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AIB Mortgage Bank (AIB) granted Patrick and Helena Hayes (the Borrowers) a loan in 2005 for the purpose of refinancing existing loans. The Borrowers originally sought a 10 year facility on an interest only basis and had an alternative offer from Bank of Ireland on those terms.

At that time, AIB was not offering interest-only mortgages for periods over 5 years. The Borrowers asserted that AIB assured them that it would review the loan facility after the first 5 years with a view to extending the loan for an additional 5 years on an interest-only basis. Ultimately the loan facility would be a 10 year interest-only loan akin to the Bank of Ireland offer. The Borrowers accepted the AIB loan offer on this basis. In 2012, AIB issued a demand seeking repayment of capital and interest.

High Court decision

In the High Court[1], AIB sought judgment and orders for possession against the Borrowers, who defended the proceedings asserting that the facility was not in default as interest-only payments were being made by the Borrowers.

The Borrowers did not deny that they borrowed money or that the loan remained outstanding. However, they contended that AIB issued its demand for payment prematurely and ignored the terms of a collateral agreement.

The Borrowers argued that they received a number of oral and written assurances from AIB staff indicating that if the Borrowers accepted the loan from AIB, the 5-year interest-only loan would be reviewed favourably and extended for a further 5 years on an interest-only basis. In particular, the Borrowers relied on a statement made[2] on behalf of AIB that “all things being equal there wouldn’t be any issue in extending at that stage for a further five years”.

Ms Justice Baker held that the phrase “all things being equal there wouldn’t be any issue in extending at that stage for a further five years”, conveyed that AIB would extend the interest-only arrangement for a further 5 years absent some significant change. However, the financial crisis had a catastrophic impact on AIB, the loans and the value of the security held. As such, the court effectively held that the circumstances arising from the intervening financial crisis entitled AIB to refuse to extend the interest-only period, thus there was no breach of the collateral contract. Ms Justice Baker granted judgment in the sum of €3.9 million in favour of AIB.

Court of Appeal decision

The Court of Appeal[3] (CoA) proceeded on the basis that a collateral contract existed between the parties, as found by the High Court. However, the CoA overturned the High Court decision, on the basis that AIB did not carry out the review in accordance with the terms of the collateral contract.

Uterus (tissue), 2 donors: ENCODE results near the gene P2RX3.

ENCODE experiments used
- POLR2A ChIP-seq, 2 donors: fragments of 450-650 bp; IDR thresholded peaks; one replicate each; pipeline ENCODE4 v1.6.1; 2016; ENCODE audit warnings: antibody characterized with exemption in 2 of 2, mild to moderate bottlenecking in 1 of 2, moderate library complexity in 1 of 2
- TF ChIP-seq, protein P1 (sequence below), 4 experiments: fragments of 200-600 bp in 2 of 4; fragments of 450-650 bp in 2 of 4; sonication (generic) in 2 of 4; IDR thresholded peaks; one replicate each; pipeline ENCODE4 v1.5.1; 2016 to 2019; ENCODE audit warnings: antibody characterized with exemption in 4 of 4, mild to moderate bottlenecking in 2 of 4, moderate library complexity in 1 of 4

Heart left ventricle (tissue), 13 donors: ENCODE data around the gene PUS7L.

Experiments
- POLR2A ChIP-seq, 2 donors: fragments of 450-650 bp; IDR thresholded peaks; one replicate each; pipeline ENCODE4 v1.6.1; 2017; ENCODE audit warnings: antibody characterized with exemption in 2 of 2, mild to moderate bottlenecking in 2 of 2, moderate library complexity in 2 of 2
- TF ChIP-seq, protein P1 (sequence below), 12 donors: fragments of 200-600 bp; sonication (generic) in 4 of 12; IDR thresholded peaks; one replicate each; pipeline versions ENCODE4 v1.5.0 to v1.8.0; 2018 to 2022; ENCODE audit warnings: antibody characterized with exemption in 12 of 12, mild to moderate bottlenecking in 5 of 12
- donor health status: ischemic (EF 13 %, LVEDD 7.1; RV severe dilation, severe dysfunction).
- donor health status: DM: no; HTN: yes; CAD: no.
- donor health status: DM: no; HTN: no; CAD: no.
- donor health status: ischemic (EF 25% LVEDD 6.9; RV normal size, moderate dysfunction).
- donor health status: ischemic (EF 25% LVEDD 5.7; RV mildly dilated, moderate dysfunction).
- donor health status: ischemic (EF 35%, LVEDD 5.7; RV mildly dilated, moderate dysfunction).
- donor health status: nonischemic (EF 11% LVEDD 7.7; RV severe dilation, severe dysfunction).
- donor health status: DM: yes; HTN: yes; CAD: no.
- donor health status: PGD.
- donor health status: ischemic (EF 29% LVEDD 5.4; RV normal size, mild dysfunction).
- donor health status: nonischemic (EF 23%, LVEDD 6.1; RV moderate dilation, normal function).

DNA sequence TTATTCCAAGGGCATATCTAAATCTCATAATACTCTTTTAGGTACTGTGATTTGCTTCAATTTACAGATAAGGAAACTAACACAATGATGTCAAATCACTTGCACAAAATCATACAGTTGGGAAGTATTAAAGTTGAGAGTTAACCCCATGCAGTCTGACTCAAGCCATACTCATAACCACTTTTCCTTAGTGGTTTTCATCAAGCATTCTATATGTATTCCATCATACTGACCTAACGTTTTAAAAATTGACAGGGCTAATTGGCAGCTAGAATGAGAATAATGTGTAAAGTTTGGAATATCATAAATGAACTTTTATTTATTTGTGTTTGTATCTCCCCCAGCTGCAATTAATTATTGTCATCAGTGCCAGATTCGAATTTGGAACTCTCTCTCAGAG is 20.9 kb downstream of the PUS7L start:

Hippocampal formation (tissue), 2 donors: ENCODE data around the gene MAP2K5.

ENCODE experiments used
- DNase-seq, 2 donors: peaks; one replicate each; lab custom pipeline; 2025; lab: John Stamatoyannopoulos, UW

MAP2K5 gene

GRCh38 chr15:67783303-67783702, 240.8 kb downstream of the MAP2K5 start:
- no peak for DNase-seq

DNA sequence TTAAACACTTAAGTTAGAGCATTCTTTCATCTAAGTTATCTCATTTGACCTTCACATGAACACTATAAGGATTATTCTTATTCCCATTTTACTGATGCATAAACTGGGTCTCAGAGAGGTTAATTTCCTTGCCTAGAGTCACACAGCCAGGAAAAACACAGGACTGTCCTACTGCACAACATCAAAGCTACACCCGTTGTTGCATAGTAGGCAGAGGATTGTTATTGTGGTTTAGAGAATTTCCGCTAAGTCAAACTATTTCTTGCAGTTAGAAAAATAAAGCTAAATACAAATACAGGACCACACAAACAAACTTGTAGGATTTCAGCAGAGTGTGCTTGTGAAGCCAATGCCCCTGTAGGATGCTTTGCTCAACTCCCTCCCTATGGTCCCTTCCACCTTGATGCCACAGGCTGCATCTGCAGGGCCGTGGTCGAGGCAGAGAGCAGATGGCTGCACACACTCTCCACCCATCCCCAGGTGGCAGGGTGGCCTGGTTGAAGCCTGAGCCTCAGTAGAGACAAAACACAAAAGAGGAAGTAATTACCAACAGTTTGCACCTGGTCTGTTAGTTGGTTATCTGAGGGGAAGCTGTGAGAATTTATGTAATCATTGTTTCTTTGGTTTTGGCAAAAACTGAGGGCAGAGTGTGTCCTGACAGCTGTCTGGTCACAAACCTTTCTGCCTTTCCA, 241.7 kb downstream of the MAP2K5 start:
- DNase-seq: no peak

While there was a review, Mr Justice Gilligan held that there was no review in the terms as represented to the Borrowers because, in 2010, AIB indicated to the Borrowers that it was not in a position to grant a further 5-year interest only loan.[4]

Mr Justice Gilligan stated that AIB could not benefit from its failure to honour the terms of the collateral contract, set aside the money judgment and order for possession of 22 properties and permitted the Borrowers to proceed with their counterclaim in the High Court.


Although certain aspects of the evidence are unclear from the judgments, it appears that if AIB had formally:

  • made a policy decision that, even where it had offered to review loans with a view, all things being equal, to extending them for a further 5 years on an interest only basis, economic circumstances had changed such that all things were not equal and such extensions should not be offered; and
  • directed that where a lending manager felt that, notwithstanding such decision, loans should be renewed on such a basis, the decision should be escalated to an appropriate level within AIB where a derogation from policy could be granted,

it may be that the CoA could have reached a different conclusion in the circumstances.

Accordingly, the CoA appears to have made its decision on the basis of a form of procedural unfairness, in a judgment emphasising form over substance.


This decision suggests that lenders should strive to ensure:

  • to the extent possible, that written agreements capture the entire agreement between the parties – entire agreement clauses and no oral variation clauses, while not watertight are helpful in this regard;
  • that all relevant materials are before persons carrying out reviews of loans; and
  • that those carrying out reviews of loans have the requisite authority to make any appropriate decision, or refer the decision to those with such authority,

to mitigate any risk of a successful challenge.

For more information, contact a member of our Insolvency & Restructuring team.

The content of this article is provided for information purposes only and does not constitute legal or other advice.

[1] AIB Mortgage Bank v Patrick Hayes & Helena Crowley Hayes [2016] IEHC 280.

[2] In an email from a member of staff of the Bank.

[3] AIB Mortgage Bank v Patrick Hayes & Helena Crowley Hayes [2018] IEHC 152.

[4] There is a typographical error in the judgment which states “Interest-free”.

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